A Word to the Anxious Heart

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Say to those with fearful hearts, “Be strong, do not fear;
your God will come, he will come with vengeance;
with divine retribution he will come to save you.” 
Isaiah 35:4

“What is the world coming to?” I overheard a conversation between two ladies as they watched the news playing on a tv perched above the bar at the airport.

Who hasn’t muttered a phrase of similar persuasion in the past few years? It seems as if violence is becoming a regular occurrence, fear an all-too-common emotion. Many of my friends are also moms who voice concerns about the environment their young children will be growing up in. We worry if they will be adequately equipped to handle the struggles they may face. We question our ability to instill Godly conviction in them. We wonder, will they turn out ok?

I imagine our concerns may be similar to those of the remaining faithful Jews living in Israel while the vast majority had walked away from religious traditions. In the book of Isaiah, we find a message of judgement in response to the Israelite’s rejection of God. Impending doom for God’s chosen people must have evoked fear and worry in the hearts of those who desired to obey. Perhaps they questioned if their commitment would be enough. Would the Lord remember His promises to Abraham and King David if their descendants forgot about Him? They may have felt desperate for change yet powerless to do anything.

Have you every felt that way? I wish I had a crystal ball telling me how things turn out in the end. My hope is that my sons grow up to be kind, independent, and courageous Christ-followers. I want them to find God’s path for them, but worry that the noise of this world will cause great distractions.

That’s why I find Isaiah 35:4 particularly comforting. In this chapter, we see a shift from the message of death and destruction to one of encouragement and hope for restoration.

And I think it speaks to a specific group of people – those of us who have a tendency to worry. We believe in God and trust His authority, but relinquishing our need for control is extremely difficult. The verse says, “Say to those with fearful hearts, ‘Be strong and do not fear; your God will come, He will come with a vengeance; with divine retribution, He will come to save you.'”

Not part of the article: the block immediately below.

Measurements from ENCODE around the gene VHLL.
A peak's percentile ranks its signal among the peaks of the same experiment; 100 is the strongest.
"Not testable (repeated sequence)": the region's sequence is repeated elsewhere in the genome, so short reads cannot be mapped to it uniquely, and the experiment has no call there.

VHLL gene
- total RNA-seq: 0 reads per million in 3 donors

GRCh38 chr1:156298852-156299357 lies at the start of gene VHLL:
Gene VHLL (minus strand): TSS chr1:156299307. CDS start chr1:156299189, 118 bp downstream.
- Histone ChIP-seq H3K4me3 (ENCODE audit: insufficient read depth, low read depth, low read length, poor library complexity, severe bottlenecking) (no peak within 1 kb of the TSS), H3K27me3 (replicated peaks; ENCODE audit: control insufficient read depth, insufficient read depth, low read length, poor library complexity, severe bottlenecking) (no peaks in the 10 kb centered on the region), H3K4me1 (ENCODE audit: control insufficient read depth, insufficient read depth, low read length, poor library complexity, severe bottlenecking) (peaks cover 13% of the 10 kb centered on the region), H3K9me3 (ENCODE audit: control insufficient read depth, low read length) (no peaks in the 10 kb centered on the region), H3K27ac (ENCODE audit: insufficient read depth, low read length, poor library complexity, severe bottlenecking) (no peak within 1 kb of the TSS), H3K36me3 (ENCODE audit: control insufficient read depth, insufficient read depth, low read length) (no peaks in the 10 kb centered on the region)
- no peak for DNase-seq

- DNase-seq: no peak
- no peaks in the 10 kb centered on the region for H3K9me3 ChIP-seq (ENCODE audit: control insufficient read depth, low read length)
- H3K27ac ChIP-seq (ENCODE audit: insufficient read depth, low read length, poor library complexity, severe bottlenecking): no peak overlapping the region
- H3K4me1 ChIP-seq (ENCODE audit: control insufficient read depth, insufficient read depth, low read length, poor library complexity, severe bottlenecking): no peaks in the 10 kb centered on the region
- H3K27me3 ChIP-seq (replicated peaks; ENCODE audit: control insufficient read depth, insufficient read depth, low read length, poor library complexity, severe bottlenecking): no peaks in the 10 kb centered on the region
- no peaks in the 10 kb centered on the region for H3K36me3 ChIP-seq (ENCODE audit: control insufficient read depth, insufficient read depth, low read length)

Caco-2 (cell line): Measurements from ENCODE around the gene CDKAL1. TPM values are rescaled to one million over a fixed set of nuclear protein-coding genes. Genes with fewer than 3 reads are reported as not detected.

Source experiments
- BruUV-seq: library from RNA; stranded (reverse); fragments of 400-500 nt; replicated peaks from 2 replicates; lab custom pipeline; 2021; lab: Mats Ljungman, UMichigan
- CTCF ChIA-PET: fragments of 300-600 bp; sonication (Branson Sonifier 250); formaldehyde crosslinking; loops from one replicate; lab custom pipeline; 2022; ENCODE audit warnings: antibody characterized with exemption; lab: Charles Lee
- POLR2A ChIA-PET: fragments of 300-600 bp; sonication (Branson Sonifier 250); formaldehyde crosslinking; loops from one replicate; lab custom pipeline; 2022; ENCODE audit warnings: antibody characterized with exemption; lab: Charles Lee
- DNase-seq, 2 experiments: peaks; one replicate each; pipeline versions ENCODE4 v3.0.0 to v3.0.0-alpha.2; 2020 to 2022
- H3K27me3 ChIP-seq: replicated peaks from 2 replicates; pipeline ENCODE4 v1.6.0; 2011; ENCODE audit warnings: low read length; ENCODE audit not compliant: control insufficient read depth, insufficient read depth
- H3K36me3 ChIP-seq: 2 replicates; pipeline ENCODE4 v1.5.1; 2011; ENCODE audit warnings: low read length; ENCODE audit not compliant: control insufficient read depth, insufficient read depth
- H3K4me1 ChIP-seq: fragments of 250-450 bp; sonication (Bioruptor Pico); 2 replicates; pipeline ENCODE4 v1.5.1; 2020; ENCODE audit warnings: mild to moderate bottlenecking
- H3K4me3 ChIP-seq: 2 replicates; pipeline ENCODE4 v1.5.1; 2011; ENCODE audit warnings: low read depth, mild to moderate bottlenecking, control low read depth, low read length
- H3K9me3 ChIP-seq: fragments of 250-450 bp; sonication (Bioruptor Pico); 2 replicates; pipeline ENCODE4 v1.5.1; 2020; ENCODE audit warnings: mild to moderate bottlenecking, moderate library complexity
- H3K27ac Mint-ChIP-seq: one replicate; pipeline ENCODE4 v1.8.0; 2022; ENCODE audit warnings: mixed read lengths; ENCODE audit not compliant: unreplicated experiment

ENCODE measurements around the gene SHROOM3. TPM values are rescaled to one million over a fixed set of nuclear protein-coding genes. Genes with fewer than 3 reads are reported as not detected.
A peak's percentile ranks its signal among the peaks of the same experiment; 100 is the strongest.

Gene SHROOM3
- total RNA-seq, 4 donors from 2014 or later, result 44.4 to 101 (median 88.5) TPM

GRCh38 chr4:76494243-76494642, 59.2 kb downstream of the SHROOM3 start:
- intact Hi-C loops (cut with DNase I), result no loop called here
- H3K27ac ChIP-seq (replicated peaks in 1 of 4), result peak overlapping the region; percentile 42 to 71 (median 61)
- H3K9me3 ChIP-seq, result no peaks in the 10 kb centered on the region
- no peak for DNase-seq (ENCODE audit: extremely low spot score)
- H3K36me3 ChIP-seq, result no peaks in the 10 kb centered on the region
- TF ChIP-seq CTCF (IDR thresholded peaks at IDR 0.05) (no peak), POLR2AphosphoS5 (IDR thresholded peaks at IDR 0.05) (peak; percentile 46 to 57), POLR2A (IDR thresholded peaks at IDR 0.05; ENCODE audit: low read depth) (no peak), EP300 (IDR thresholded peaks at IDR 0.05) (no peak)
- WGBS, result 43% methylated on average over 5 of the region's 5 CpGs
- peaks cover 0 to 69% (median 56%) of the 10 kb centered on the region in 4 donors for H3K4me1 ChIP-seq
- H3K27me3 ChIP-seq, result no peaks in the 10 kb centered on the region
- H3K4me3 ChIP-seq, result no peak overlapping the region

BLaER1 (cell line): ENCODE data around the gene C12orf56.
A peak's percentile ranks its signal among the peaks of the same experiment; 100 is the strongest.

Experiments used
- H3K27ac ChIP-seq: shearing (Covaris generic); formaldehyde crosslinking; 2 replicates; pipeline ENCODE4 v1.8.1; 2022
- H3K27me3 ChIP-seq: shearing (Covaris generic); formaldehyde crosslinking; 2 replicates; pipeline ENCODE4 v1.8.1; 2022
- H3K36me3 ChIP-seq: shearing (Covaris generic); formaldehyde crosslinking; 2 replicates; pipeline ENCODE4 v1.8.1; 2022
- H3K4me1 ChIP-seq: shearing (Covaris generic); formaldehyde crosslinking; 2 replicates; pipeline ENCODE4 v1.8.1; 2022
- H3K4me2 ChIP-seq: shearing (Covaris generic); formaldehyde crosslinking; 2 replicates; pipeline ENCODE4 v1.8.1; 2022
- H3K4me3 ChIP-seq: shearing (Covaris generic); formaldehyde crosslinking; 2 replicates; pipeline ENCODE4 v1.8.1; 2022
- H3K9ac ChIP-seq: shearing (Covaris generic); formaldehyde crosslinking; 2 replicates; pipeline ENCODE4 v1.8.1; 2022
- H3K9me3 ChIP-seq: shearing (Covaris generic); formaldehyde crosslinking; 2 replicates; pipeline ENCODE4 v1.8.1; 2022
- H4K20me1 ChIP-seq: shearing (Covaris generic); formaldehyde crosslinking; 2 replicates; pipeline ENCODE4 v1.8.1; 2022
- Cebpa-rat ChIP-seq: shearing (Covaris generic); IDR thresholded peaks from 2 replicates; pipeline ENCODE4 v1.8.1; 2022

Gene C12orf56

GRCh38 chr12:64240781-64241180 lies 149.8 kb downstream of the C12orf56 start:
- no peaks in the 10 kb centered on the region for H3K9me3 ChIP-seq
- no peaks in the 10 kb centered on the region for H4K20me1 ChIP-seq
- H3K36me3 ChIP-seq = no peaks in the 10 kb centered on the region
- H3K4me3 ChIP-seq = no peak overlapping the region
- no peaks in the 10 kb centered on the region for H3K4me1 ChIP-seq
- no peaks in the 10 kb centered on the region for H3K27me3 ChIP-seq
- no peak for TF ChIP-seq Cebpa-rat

Say to those with fearful hearts; the Hebrew word used here is leb, which refers to a fearful mindset. The heart, mind, or will of a man is in a state of concern or alarm. It’s a tendency to anticipate a bad outcome. It’s an ever-present unsettled feeling, rather than being scared about a specific situation. A fearful mind finds it extremely difficult to trust God. We want to manage our circumstances with substantiated evidence of tangible control; believing an invisible God will give us what we need is uncomfortable and nerve-racking.

But God has a tender spot for those who long to be brave. He cares deeply for those who are fighting fear and worry day in and day out. He wants to whisper in our ear, “I’ve got this. I see what you’re facing and I’m in control. There’s nothing too big for me.”

If your heart has a tendency to worry rather than trust, be encouraged today that God has a special message just for you. He calls us to be strong and courageous (Joshua 1:9) for our benefit. God doesn’t want us trying to play god – He’s the best one for that position. He longs for us to experience His peace (John 14:17) but tranquility and turmoil cannot co-exist. It is impossible to live a joyful life when our minds are consumed with the possible outcome of circumstances beyond our control. When we know The One who has the authority to command the wind and seas to obey (Matthew 8:27), we can rest assured that He will take care of us.

Do not be anxious about anything, but in every situation, by prayer and petition, with thanksgiving, present your requests to God. And the peace of God, which transcends all understanding, will guard your hearts and your minds in Christ Jesus. Philippians 4:6-7

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